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13 July 2020

Advisers have been warned not to put their requirements under the Senior Managers and Certification Regime “on the back-burner” despite an extension to the regulatory deadline.

Compliance experts have urged the industry to satisfy its regulatory responsibilities as soon as possible in light of the Financial Conduct Authority’s decision last week to delay certification requirements under the rules by four months.

Advice firms must now complete their first “fitness and propriety” assessment of certified persons by March 31 next year, rather than December 9, 2020, in an attempt by the regulator to alleviate pressure for those “significantly affected” by the coronavirus pandemic.

Richard Nuttall, director of compliance policy at The SimplyBiz Group, said the regulator’s “sympathetic approach” to those firms affected by the coronavirus was to be applauded. But he warned the extension was not a “concession for all firms to delay their fit and proper assessments”.

Mr Nuttall said: “We believe the FCA will expect the majority of firms to be still working towards the December deadline, and we would encourage firms, where possible, to aim to have these assessments completed and their certified persons uploaded to the directory by the original date of December 9.

“Whilst the regulator has not yet provided, and may not provide, a definition of how a firm might have been ‘significantly affected’ by Covid-19, we would suggest that you thoroughly consider whether the impact on your firm could be categorised as significant before extending this deadline.

“Above all else, keeping to the original deadline will give you some small peace of mind that your responsibilities in this area have been met.”

The FCA is also in the process of consulting to extend the deadlines of more requirements under the SMCR, to “ensure they remain consistent”.

These proposals would see the extension also applied to the date SMCR conduct rules come into force, the deadline for submitting information to the FCA register and the date by which relevant employees must have received training under the regime.

Maurice McDonald, managing consultant and head of conduct and controls at Bovill, said he knew of a number of firms which were behind schedule with implementing the certification aspects of the regime.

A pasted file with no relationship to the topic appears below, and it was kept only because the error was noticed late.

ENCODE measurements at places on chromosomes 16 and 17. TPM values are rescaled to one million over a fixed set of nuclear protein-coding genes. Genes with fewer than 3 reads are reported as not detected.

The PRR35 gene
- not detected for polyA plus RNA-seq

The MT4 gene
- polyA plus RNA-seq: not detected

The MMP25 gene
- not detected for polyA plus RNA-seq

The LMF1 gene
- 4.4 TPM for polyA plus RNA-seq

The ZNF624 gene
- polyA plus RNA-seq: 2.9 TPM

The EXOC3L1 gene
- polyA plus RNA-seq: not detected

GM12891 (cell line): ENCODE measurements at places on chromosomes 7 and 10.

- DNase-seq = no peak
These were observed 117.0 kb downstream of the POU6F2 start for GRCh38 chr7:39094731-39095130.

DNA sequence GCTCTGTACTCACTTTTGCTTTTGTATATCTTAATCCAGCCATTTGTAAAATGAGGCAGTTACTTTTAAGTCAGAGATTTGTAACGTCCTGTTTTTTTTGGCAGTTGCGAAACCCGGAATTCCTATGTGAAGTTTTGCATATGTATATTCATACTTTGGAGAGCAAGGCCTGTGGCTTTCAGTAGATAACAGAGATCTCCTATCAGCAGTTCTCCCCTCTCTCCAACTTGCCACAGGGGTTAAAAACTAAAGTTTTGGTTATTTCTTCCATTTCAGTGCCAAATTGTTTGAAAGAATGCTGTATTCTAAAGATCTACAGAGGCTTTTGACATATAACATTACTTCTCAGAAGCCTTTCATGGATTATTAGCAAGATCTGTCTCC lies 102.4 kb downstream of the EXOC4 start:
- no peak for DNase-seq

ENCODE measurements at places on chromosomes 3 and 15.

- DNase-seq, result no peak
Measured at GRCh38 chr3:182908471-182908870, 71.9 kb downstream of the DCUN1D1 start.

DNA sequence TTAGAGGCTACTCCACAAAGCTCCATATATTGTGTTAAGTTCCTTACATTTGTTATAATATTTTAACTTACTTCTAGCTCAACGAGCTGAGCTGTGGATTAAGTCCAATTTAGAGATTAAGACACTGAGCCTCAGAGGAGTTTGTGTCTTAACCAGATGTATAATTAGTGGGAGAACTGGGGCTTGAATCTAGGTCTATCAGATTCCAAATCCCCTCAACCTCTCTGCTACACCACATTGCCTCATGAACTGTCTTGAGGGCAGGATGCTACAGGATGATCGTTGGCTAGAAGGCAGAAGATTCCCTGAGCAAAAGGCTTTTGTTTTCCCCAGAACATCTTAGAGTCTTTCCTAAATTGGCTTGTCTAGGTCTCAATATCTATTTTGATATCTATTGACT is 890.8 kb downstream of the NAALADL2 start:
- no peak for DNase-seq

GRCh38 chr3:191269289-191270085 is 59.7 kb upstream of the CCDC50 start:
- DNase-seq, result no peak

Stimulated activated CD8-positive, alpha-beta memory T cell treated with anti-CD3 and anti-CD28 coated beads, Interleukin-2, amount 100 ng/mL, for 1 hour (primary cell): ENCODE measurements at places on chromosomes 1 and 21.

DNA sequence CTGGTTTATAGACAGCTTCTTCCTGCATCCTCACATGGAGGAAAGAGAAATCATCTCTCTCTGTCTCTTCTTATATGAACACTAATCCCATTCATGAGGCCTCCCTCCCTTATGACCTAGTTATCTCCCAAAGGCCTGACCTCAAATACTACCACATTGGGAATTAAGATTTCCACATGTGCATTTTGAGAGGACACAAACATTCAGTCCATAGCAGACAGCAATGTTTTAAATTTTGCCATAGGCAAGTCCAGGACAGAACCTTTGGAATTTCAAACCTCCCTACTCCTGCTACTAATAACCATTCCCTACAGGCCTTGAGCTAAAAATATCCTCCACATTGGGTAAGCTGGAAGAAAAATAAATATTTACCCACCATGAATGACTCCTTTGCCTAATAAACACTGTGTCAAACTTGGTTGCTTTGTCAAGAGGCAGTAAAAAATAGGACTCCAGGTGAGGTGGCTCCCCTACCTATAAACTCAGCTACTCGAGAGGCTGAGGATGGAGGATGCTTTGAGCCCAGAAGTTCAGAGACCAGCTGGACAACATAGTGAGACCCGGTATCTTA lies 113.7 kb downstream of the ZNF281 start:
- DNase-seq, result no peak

He said: “Whilst this gives firms a little wriggle room, they should not assume that this window will be extended again or that they can put this change on the back-burner.

“As we see things start to settle down into the ‘new normal’ in the next few months firms need to recognise that implementation timescales may need re-planning, but they will need to be delivered.”

Mr McDonald warned the FCA would not have any sympathy for firms which left their SMCR preparations too late and in the second half of next year still did not have adequate processes and policies in place.

In its update last week the regulator encouraged firms which were able to provide information before the December deadline to do so, stating it still intended to publish details of certified employees on its financial services register starting on that date.

Mark Turner, managing director of compliance and regulatory consulting at Duff & Phelps, warned the FCA’s extension was not an invitation for firms and their staff to act in a way that was not compliant with the conduct rules.

Mr Turner said: “Whilst many firms may welcome the opportunity to delay training and assessment of staff, they should be mindful of the risks associated with doing so.

“The FCA expects individuals working within regulated firms to conduct themselves appropriately at all times, regardless of this extension.

“By delaying training or fit and proper assessments firms are increasing the risk that staff don’t know what is expected of them, and ultimately that some individuals might not be fit and proper.”

Mr Turner warned there would “no doubt” be investigations into poor behaviour as the industry emerged from the coronavirus crisis and individuals’ actions become subject to “intense scrutiny”.

The SMCR was introduced to banks in 2016, but was rolled out to the wider financial services industry last December in the hope it would strengthen market integrity by making individuals more accountable.

Last year the FCA warned many firms in the banking sector were still often unable to explain what a conduct breach looked like in the context of their business.

As a result the watchdog announced it would be upping its supervision of how companies are embedding conduct rules and were meeting their responsibilities under the SMCR.

Souce: https://www.ftadviser.com/regulation/2020/07/10/advisers-warned-not-to-put-smcr-on-back-burner

By Ian Beardmore

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